"Well, if I keep eating, but I don't grow up, I will be happy," she countered.

"I didn't want to grow up either, when I was a little girl. But growing up is fun. When you grow up, you can drive a car, build fires, and do lots of nice things. I couldn't have married Daddy, if I hadn't grown up."

"Well," she declared confidently, "I'm going to marry Daddy!"

"We'll see what happens," I deferred. "Maybe God has somebody else for you to marry. Maybe there's a little boy somewhere growing up too, and we can pray for him..."

"Non-sense!" she spouted. "Anyway, I don't want to get married. I don't want to have children."

Thursday, January 15, 2009

The Jabber-walkie

Skyler really has remarkable conversational ability. At the ripe old age of two years and three days, he jabbered away to Saralyn this morning at the breakfast table.

"Mommy make bed Sethie." (Mommy just build a new bed for Sethie yesterday.)

"There no fire in other room now." (True--the fire went out last night and hasn't been rebuilt yet.)

"People say Jesus had bad owies."

Ill feelings

Anaya loves to read The Bedtime Stories, a large collection of character-building stories. We are fortunate enough to have the ones I had as a child, which include a few old-fashioned words to enrich her vocabulary. One of her favorite stories is the story that includes a woman who got very sick ("ill" in the story) and was in danger of dying.

Recently Anaya got sick. Apparently she felt pretty awful, because even though it was only a fever and runny nose, the effects were pretty dramatic. She went to bed and laid there a while, then called me into her room.

"Mommy," she murmured, reaching out her hand to me, "I think..." she lowered her voice, "...I'm ill."

Revised Substandard Perversion

Yesterday Anaya had a flare-up of one of her common afflictions, Order Brothers Around disease. After several sessions of commands to an uncooperative Sethie, I reminded her, "Anaya, the Bible says, 'Children, obey your parents in the Lord.' It doesn't say, 'Children, obey your big sisters.'"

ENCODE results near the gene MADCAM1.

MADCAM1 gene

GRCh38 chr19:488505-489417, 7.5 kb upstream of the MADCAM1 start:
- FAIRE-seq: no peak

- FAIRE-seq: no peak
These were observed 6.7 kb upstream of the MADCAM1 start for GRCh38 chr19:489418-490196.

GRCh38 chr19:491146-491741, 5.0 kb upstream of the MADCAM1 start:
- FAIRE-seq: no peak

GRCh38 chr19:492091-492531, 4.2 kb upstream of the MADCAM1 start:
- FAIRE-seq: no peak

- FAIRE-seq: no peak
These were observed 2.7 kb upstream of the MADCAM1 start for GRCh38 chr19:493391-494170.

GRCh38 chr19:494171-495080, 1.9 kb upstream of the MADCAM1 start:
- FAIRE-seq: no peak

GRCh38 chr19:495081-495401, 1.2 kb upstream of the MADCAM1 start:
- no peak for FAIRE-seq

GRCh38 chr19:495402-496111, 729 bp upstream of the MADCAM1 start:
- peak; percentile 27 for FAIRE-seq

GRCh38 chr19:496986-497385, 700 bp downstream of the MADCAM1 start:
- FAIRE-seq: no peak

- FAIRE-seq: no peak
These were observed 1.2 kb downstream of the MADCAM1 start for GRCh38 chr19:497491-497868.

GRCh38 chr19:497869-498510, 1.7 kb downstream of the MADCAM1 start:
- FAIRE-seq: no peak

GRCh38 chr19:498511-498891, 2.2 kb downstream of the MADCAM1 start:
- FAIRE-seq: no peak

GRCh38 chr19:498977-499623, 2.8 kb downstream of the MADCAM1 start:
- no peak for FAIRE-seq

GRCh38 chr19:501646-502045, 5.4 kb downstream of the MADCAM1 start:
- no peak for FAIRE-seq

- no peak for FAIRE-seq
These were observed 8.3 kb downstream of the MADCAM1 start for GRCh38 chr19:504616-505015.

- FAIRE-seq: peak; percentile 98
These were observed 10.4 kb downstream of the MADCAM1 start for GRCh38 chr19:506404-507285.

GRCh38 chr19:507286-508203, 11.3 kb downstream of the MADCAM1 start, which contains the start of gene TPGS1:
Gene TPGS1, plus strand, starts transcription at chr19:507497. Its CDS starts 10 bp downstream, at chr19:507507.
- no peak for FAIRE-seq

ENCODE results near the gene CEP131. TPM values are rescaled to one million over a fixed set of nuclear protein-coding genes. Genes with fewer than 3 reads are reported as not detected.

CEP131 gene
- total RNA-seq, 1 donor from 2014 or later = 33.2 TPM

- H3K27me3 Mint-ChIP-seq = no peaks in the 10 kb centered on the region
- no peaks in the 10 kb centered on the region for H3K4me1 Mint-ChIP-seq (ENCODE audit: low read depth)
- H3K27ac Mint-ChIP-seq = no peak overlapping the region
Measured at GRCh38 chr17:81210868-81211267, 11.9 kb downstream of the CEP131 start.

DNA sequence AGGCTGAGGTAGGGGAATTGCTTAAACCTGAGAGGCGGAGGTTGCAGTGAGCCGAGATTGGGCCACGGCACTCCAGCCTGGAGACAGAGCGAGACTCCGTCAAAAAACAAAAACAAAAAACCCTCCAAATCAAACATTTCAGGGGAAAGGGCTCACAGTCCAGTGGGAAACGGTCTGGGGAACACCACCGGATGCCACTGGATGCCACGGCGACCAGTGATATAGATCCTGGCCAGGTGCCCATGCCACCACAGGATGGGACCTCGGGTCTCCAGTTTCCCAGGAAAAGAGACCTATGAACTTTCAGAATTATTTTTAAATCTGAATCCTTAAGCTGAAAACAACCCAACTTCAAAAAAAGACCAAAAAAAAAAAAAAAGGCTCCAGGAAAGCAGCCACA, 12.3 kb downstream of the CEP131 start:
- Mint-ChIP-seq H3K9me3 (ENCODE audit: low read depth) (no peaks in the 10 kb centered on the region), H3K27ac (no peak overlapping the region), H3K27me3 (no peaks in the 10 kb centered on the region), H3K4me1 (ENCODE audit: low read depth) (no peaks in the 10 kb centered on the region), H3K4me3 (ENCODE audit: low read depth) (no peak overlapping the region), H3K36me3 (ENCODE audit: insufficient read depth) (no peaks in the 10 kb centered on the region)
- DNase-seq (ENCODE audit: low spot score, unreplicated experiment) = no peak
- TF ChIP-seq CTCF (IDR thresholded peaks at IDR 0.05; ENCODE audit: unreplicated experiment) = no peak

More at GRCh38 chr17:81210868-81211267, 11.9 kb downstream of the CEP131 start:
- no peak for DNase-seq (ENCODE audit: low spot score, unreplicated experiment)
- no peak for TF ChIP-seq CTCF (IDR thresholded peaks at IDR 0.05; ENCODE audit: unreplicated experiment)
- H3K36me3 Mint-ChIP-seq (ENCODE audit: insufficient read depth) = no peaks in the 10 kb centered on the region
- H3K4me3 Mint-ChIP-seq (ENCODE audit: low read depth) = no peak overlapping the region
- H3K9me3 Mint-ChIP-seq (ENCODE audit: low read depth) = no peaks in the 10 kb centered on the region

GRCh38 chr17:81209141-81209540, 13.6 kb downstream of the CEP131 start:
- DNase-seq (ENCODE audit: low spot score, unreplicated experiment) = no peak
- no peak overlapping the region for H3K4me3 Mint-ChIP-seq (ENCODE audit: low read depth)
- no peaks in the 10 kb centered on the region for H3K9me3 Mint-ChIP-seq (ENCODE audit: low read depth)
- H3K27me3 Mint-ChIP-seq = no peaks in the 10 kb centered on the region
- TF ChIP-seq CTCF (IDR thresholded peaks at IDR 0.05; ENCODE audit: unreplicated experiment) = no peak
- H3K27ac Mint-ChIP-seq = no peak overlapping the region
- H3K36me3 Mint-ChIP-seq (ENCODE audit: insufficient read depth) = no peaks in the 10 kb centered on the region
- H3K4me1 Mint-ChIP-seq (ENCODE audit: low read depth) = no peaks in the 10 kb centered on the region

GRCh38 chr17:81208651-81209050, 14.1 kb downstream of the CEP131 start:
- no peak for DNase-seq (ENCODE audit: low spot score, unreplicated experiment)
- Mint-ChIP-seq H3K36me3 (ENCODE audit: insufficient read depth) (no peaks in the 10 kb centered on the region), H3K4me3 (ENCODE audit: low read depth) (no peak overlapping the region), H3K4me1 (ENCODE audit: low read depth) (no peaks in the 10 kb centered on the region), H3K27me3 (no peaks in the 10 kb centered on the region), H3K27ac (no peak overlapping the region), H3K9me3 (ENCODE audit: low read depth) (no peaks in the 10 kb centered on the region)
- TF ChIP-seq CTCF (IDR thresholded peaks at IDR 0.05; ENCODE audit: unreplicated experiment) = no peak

"Well," she muttered, "I wish it did."

Monday, January 12, 2009

Elijah bread

This morning we were making bread (an exciting process that guarantees flour, and often other things, on the floor, clothes and hands). "Mommy, can we make Elijah bread too?" Anaya wanted to know. Bless Saralyn's wonderful heart, she has taught the kids how to make unleavened bread (a sort of chapati), and breadmaking will never be the same.

So after the bread machines began churning, I measured out flour, oil, salt and water into two mixing bowls. (Skyler was napping, thankfully.) Seth bounded over to the blue one (naturally--he's really into blue now, or "byoo!" as he calls it), then raced off and brought back Thomas and Percy, two toy trains. "Thomas and Percy want to make bread too," he assured me.

Moments later I caught his hand holding Thomas mid-air about to dive headfirst into the bowl of sticky flour mixture. "Stop! No trains in the bread. I don't want Thomas to get dirty."

"Percy is dirty," he pointed out sensibly, showing me the flour sprinkled already on Percy's bright green back.

I managed to keep my careening offspring from eating much dough, and eventually we did fry the dough and devour it for lunch. ("I want kale!" Seth howled upon arriving at the table and finding nothing green on it--but that's another story.)


This afternoon I heard Anaya charging around after Seth. "I want you to marry me! Will you marry me, Sethie?"

Seth had only one word to reply. "Help!"